Several weeks ago in Checking for Atheists, I talked about how bullish moves can be fueled by a large supply of non-believers who prefer to cling to a wall of worry in times of great uncertainty. These investors often prefer to wait until a bullish move is well established before they cautiously and reluctantly begin to resume long positions.
Volatility indicators, such as the VIX, usually provide an insight into just how worried these investors are, but put to call ratios do us one better: they give us a sense of their numbers. Right now, the numbers are compelling. As I noted in my weekly VIX recap, the ISEE data reflect all-time record lows of new call positions initiated relative to new put positions on the International Securities Exchange (ISE) over the past 20 days – a trend that has carried over to today’s session.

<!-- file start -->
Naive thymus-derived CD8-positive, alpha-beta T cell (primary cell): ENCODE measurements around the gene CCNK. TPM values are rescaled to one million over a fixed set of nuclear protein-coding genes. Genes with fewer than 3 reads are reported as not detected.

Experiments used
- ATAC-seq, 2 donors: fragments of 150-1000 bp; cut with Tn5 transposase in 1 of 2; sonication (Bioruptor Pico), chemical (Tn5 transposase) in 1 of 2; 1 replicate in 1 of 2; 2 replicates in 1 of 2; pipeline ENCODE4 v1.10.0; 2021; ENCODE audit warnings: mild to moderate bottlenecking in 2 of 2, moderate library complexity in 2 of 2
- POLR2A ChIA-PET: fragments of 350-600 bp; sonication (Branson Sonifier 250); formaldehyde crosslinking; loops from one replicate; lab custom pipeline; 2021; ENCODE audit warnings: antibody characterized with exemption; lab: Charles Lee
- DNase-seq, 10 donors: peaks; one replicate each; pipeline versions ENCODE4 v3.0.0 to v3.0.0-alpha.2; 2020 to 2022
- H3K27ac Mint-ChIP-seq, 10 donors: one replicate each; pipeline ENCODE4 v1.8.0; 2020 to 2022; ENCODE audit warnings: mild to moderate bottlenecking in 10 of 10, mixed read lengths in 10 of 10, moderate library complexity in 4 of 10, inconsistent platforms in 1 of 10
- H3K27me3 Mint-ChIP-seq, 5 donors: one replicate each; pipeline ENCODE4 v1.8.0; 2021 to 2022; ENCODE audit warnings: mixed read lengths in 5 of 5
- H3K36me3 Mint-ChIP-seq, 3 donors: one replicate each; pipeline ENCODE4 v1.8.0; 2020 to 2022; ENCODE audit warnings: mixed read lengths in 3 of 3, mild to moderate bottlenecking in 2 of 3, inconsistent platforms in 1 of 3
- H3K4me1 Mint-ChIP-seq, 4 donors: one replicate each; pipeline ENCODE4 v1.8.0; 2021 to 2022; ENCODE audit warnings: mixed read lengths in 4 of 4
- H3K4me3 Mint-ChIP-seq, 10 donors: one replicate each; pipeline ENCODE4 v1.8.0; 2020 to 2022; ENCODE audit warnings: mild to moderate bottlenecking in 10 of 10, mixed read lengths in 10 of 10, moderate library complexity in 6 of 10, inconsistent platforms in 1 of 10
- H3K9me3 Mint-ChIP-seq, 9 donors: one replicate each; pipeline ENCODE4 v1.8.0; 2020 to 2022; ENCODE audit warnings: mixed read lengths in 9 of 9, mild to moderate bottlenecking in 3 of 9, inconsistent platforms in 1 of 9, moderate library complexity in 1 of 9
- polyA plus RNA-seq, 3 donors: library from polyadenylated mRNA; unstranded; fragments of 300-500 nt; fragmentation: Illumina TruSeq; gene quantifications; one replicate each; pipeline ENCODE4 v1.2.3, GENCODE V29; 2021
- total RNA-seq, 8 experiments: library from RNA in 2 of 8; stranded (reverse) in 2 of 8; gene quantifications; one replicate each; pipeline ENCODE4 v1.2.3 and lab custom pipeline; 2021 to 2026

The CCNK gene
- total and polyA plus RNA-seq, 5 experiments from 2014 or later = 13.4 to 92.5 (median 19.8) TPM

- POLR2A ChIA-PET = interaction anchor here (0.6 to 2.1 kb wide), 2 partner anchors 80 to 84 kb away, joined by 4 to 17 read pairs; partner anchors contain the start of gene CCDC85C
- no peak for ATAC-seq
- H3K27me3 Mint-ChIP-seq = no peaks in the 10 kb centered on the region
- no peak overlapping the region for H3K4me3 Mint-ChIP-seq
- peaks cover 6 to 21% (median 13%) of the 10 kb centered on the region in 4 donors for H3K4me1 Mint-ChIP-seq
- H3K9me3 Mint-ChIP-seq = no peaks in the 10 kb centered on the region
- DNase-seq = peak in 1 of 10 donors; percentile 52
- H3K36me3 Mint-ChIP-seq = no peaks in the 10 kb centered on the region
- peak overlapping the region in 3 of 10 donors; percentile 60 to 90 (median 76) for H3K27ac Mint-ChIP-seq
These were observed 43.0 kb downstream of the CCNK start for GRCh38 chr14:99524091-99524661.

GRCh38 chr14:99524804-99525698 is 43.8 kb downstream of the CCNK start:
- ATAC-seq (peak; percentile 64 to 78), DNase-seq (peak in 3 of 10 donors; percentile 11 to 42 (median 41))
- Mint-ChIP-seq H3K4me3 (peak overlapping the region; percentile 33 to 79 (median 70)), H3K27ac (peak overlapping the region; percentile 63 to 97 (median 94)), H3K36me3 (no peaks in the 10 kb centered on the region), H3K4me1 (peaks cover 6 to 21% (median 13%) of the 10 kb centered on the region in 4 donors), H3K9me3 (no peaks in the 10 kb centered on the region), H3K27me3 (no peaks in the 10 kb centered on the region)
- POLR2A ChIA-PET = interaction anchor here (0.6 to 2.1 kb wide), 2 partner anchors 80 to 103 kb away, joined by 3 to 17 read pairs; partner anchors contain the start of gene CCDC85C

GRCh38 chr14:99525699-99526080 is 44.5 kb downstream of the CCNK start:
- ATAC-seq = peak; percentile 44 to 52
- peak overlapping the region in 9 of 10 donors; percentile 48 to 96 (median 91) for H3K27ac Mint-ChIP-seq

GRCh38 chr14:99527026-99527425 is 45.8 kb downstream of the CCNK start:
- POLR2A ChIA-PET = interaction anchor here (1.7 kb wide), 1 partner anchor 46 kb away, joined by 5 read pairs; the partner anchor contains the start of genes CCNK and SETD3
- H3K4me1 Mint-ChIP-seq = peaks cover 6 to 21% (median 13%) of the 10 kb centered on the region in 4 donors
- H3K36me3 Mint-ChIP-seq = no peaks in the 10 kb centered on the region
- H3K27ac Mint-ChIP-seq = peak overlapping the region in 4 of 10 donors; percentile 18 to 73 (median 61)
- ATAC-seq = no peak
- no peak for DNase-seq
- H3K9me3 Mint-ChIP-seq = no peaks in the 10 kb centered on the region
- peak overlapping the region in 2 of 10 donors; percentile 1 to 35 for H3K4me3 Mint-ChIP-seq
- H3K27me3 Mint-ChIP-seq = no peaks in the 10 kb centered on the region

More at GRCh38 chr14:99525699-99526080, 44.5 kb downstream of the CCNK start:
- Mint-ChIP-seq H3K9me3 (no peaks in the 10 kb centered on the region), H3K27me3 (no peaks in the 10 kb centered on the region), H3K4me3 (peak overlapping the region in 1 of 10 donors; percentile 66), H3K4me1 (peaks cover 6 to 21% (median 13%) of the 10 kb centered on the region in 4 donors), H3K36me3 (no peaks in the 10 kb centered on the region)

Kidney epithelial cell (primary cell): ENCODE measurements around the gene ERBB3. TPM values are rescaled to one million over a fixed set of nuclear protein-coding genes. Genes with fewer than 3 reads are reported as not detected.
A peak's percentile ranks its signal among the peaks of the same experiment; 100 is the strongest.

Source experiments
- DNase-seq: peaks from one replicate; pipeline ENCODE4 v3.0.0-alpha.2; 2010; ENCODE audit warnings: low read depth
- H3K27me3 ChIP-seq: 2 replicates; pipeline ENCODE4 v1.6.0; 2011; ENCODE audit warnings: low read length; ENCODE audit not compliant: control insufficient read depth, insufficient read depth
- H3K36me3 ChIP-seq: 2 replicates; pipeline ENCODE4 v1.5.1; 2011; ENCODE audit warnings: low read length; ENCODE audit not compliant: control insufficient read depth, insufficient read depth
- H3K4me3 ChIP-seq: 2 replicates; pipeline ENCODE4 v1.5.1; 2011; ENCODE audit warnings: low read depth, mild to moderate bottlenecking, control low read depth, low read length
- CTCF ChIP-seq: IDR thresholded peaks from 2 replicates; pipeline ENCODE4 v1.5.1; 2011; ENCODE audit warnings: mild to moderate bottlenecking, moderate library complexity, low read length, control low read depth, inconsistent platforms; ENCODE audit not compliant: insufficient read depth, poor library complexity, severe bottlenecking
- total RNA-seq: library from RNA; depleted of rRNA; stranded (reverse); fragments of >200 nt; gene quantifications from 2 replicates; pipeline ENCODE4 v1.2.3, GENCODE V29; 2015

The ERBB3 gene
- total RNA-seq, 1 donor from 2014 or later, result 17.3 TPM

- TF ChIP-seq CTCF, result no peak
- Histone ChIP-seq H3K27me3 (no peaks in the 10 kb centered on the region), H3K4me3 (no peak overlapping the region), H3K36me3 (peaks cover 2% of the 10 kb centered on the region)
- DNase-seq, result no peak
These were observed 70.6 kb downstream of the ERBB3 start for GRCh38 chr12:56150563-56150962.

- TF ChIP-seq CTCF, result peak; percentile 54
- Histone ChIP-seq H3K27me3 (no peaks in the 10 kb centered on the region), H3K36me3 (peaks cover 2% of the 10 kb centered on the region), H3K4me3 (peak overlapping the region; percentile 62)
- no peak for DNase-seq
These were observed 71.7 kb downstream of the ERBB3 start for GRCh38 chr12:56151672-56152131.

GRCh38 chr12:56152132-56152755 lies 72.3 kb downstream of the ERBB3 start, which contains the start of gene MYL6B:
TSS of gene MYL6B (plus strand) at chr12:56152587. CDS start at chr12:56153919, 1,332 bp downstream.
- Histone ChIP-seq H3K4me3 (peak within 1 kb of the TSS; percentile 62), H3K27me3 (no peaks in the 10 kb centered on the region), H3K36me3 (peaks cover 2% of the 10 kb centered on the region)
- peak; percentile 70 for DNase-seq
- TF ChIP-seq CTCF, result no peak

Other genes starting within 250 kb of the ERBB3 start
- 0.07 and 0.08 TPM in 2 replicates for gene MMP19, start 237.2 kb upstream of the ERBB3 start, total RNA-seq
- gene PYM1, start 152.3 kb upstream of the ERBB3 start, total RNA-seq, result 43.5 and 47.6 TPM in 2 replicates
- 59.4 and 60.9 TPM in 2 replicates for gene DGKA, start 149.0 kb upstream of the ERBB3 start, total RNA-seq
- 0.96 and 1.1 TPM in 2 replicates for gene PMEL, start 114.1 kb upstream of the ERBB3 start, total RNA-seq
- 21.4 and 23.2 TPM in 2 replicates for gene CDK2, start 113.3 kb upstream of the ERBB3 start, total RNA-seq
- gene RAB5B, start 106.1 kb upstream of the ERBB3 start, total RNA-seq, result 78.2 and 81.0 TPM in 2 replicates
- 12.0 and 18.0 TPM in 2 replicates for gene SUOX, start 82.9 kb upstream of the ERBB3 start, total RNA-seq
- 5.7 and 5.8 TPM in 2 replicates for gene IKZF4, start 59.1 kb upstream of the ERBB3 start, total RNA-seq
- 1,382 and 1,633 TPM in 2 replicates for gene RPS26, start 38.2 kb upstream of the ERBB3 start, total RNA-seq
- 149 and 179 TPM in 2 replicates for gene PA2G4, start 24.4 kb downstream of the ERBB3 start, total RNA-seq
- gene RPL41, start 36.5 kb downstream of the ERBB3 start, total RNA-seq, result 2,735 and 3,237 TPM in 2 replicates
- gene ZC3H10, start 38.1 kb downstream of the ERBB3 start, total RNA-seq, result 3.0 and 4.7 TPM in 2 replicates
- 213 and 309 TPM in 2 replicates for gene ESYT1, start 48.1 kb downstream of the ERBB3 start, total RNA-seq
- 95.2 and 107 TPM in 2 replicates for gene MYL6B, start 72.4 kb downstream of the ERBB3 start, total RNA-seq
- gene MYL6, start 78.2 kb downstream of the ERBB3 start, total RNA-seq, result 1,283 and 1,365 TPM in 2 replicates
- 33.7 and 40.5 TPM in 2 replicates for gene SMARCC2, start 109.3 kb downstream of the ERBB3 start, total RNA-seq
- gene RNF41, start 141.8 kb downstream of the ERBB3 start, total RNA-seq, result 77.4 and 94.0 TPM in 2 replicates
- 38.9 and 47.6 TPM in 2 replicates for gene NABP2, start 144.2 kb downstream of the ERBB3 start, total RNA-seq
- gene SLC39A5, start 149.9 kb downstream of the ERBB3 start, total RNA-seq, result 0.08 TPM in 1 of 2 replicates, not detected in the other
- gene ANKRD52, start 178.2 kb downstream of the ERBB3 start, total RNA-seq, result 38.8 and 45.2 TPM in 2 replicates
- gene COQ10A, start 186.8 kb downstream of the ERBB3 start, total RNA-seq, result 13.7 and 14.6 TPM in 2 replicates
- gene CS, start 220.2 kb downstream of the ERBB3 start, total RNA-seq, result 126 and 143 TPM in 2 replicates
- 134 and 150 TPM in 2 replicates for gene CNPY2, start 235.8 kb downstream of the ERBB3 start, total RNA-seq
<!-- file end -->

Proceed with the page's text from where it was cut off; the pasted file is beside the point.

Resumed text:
The other important put to call ratio that I follow closely is the CBOE’s equity put to call ratio ($CPCE on StockCharts.com), a chart of which I have included below. Like the ISEE, the CPCE is showing historically high level of puts to calls – in numbers not seen since early 2005. In the chart below, note that P/C readings of 0.70 or higher have consistently been good buying opportunities and today’s 10 day EMA of 0.73 has not been surpassed since May 2005.
Several readers have asked about the significance of a divergence between volatility and put to call readings. As I discussed last May in More Thoughts on the PCVXO, divergences in which volatility readings are much higher than put to call numbers are usually bullish, while the current situation, with put to call numbers much higher than volatility data, tend to resolve in a bearish move going forward.